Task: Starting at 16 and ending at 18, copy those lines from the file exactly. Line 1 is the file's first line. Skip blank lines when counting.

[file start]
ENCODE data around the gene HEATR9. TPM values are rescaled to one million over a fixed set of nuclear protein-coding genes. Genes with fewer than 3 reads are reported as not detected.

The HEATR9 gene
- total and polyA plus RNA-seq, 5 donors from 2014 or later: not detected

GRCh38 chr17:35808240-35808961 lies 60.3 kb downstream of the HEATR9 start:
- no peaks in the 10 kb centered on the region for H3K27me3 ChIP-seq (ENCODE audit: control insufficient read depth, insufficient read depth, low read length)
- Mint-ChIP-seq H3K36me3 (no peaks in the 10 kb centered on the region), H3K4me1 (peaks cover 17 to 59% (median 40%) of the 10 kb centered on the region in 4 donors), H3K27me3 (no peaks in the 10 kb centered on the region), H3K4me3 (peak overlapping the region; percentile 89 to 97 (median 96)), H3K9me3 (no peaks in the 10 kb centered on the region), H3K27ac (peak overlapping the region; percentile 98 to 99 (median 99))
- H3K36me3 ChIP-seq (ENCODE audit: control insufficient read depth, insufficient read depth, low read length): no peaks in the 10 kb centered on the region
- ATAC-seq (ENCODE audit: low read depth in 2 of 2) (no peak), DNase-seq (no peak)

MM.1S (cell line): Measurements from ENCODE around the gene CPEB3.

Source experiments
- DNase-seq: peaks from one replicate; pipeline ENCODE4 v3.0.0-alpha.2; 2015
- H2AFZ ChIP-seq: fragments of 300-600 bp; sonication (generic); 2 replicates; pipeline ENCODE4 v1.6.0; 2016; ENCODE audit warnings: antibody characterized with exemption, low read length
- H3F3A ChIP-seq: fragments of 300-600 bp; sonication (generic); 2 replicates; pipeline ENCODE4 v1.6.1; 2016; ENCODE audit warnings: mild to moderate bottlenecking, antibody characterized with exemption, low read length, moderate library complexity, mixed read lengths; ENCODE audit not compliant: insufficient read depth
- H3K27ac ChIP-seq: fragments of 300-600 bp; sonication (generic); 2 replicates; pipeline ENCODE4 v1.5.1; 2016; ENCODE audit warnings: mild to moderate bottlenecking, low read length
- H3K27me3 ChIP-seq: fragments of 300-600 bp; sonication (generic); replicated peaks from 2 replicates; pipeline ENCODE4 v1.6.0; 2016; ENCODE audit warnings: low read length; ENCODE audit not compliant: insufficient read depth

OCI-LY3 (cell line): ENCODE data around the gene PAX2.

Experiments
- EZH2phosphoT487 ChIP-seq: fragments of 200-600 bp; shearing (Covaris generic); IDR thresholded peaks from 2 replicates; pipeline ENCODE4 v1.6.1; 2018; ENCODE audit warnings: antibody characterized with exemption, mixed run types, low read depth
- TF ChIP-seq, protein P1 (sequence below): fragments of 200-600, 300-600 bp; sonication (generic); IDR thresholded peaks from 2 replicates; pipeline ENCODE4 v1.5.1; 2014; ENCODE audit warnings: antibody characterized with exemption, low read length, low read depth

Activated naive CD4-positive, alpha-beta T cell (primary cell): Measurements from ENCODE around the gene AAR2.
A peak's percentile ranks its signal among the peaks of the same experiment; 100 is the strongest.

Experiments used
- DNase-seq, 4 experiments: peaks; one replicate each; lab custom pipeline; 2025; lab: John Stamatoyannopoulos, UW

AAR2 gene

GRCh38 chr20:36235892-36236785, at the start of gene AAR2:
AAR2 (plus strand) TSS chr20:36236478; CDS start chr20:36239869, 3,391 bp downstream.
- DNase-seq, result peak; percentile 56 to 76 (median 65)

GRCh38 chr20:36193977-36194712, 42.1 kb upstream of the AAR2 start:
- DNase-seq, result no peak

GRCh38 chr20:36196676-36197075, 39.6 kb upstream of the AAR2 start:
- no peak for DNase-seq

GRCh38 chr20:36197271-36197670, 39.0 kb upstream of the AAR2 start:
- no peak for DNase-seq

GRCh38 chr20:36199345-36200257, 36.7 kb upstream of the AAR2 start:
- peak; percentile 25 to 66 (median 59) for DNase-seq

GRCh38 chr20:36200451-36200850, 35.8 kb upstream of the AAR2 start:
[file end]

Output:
OCI-LY3 (cell line): ENCODE data around the gene PAX2.

Experiments
- EZH2phosphoT487 ChIP-seq: fragments of 200-600 bp; shearing (Covaris generic); IDR thresholded peaks from 2 replicates; pipeline ENCODE4 v1.6.1; 2018; ENCODE audit warnings: antibody characterized with exemption, mixed run types, low read depth